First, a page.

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Things To Consider After Confronting a Traumatic Incident

“Hello there! I’m here to provide you with a bit of information on things you may want to consider if you have just faced any form of abuse. I would like to remind you that suggestions on this post should not be taken as medical advice, legal advice, therapy, etc. or as a one-size-fits-all approach. Keep in mind that every individual’s journey of experiencing and navigating through stress or trauma is distinctive because you are one of a kind and no person is truly like you! Experiencing abuse in any form is NOT OKAY, but what you are experiencing as a result of abuse is valid. Please know that healing is not a formula and is not for anyone else to define for you. You do you, and you follow all that you need to follow, to help yourself. If you need additional resources or just someone to talk to, feel free to reach out to Imaara Foundation."

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As always, even after an incident of sexual/gender-based violence, you remain in control over your decisions, choices, and exercise of your agency. No one gets to decide for you or to talk over you, and you are not what happened to you on any account.


The following note offers insights on some of the options you have at your disposal to address the incident and its impacts. At any time, you have the freedom to decide to do any, all, or none of these and no one gets to question your decision or to force their decisions on you.

Following an incident, you have the right to decide whether to do anything about it or not to. Prioritizing healing and well-being, or addressing pressing needs that speak to what you most require at the relevant point in time is well within your right.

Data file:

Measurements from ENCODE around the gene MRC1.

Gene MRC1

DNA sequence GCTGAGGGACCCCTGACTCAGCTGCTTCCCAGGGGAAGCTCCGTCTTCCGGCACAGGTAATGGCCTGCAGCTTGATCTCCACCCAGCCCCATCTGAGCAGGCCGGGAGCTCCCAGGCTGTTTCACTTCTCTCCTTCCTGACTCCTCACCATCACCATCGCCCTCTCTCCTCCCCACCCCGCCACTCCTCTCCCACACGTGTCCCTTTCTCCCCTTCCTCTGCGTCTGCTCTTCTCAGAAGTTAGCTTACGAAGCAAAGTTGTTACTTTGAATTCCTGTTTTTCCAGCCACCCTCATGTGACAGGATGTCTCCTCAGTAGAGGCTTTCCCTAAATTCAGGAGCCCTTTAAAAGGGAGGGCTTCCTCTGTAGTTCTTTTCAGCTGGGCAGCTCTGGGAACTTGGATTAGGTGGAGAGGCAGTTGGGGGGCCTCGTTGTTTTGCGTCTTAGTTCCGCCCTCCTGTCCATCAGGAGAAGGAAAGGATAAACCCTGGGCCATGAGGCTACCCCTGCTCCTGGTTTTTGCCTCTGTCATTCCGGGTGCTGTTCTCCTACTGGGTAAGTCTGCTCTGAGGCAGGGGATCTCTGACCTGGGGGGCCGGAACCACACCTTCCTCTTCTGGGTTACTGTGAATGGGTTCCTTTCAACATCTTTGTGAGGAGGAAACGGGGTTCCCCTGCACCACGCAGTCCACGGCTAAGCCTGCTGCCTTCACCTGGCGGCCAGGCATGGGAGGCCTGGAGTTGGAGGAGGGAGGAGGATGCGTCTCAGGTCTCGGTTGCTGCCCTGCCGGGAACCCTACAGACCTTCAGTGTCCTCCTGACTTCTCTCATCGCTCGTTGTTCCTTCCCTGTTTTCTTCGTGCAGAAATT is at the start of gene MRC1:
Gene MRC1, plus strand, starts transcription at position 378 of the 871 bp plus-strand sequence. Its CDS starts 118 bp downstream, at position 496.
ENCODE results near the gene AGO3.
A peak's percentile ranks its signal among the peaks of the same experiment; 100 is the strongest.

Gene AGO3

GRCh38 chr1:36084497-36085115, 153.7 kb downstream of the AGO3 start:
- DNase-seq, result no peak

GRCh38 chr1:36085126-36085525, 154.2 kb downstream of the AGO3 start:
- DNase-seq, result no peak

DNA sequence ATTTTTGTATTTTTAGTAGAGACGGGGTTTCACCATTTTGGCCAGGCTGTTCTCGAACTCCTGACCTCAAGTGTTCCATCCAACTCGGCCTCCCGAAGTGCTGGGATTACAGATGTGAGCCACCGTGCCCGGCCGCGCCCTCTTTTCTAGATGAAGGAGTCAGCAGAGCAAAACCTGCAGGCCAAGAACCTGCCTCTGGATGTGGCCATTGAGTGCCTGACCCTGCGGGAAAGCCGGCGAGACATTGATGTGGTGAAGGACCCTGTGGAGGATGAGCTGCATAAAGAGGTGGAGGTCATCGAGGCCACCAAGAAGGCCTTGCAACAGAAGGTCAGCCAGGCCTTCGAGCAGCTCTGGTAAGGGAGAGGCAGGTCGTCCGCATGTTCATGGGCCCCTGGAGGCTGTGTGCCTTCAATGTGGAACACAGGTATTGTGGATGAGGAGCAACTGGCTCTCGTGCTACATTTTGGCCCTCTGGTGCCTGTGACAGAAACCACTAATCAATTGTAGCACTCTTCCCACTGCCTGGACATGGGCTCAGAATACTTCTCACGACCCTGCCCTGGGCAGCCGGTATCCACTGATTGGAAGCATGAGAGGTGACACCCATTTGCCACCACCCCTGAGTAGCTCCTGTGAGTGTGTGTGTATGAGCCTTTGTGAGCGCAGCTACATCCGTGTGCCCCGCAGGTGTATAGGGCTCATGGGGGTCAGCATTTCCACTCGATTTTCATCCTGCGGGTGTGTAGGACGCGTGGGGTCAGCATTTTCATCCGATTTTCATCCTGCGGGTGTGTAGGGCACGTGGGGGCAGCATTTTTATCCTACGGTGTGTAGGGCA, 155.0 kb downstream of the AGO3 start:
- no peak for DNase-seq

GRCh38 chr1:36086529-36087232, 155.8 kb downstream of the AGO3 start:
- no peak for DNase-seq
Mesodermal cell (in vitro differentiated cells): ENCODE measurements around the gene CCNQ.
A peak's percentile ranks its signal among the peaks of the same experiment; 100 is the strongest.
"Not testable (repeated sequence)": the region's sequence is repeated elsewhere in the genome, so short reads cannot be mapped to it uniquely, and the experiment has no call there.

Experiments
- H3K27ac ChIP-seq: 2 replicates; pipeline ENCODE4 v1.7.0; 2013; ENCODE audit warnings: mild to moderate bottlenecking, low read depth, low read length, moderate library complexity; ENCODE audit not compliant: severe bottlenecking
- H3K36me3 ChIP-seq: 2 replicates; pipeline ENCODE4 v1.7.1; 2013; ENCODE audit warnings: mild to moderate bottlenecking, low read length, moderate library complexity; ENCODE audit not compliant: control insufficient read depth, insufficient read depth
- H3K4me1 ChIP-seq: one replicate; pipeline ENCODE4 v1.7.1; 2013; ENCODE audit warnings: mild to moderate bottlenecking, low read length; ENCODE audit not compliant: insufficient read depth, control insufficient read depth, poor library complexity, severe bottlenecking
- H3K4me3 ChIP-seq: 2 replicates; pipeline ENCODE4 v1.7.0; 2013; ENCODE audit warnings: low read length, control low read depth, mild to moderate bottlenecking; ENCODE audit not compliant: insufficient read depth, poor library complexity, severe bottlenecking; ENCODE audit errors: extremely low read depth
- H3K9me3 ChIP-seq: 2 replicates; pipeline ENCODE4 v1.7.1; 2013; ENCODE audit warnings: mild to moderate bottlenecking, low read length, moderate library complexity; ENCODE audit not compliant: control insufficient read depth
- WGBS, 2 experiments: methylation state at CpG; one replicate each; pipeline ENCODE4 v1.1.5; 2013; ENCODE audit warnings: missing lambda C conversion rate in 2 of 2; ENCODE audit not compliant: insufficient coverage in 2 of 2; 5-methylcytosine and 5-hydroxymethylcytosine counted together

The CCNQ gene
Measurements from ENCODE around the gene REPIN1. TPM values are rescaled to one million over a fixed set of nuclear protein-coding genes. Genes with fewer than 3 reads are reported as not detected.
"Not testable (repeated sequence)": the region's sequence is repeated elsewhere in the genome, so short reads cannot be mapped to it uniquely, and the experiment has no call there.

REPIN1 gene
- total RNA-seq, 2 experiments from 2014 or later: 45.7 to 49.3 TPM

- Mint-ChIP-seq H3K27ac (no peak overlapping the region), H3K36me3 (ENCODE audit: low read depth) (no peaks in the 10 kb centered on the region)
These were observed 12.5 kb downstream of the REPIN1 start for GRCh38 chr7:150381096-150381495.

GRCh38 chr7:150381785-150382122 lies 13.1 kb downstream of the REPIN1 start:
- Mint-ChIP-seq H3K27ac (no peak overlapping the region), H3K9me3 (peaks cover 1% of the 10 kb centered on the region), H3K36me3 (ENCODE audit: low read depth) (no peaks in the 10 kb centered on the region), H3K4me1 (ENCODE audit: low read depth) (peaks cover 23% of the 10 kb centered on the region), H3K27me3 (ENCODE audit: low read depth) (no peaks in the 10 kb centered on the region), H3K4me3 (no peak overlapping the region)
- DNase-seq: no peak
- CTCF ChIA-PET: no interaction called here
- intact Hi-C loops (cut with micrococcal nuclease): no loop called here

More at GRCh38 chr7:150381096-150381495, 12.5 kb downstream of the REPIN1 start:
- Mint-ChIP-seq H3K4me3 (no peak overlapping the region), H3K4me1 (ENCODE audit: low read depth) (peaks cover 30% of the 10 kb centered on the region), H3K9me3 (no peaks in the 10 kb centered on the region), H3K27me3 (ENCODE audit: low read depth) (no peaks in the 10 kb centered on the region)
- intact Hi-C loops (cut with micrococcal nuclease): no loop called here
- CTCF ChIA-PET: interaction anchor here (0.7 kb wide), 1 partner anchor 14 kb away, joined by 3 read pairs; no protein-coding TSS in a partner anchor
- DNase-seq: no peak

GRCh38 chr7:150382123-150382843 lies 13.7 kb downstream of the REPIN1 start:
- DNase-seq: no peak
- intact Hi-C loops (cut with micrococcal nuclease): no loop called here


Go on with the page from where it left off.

If you choose to do nothing, no one can fault you or guilt you into doing something – please know that you are not what happened to you and if you don’t want to do anything about it, it is perfectly alright.


This said, it does not mean that once you decide to do nothing about it in the here and the now, the decision is final. Like consent, this choice is also dynamic and you have the freedom to decide, at any point in time, if you want to address it and how.


Can I disclose the incident?

You have the freedom to decide whether, how, and to whom to disclose the incident. Disclosure refers to the act of telling someone about the incident. You get to decide whether you want to tell anyone, if so, whom you will tell, and accordingly, how much and what you will tell. You have the right to expect any person you tell to keep your story to themselves and to neither disclose nor report on your behalf without your consent and permission to do so.

Can I report the incident?

Can I make a safety plan?

Can I access medical or psychosocial help?

Can I seek legal help?

Should I move out or stay put?








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